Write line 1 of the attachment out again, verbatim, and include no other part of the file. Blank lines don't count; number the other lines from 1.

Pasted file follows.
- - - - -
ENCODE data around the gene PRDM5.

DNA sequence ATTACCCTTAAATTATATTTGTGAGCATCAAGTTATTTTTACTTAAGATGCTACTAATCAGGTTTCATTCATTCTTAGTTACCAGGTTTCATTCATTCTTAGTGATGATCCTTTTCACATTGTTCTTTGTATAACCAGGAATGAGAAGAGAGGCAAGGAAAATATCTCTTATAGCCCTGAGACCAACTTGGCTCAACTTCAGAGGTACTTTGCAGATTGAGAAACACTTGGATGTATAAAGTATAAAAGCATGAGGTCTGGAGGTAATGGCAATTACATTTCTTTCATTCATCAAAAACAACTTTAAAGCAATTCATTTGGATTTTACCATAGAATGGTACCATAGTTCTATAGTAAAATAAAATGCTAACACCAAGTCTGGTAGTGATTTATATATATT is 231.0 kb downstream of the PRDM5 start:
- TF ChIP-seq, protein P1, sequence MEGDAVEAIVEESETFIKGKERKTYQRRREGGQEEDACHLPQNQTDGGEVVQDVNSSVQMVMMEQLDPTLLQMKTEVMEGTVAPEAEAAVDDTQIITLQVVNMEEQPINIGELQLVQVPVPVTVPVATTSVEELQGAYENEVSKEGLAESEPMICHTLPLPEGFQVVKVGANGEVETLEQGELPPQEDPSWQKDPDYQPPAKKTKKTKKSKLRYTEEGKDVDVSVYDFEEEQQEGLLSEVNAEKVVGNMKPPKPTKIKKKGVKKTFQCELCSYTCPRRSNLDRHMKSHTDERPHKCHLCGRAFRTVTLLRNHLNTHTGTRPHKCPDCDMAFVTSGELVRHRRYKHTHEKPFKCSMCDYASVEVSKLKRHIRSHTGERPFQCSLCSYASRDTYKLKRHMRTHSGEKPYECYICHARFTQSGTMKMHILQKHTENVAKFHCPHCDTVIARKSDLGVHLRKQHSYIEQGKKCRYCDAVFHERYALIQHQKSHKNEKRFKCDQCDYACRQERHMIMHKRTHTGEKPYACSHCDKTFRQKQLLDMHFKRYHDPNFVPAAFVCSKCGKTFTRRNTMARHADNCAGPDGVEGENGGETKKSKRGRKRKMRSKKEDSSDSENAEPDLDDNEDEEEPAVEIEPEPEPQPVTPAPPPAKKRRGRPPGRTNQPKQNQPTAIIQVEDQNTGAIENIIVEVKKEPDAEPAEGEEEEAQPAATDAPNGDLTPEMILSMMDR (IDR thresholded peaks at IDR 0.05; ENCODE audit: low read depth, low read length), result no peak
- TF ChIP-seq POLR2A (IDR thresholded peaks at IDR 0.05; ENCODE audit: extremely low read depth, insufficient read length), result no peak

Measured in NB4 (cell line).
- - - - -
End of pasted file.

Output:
ENCODE data around the gene PRDM5.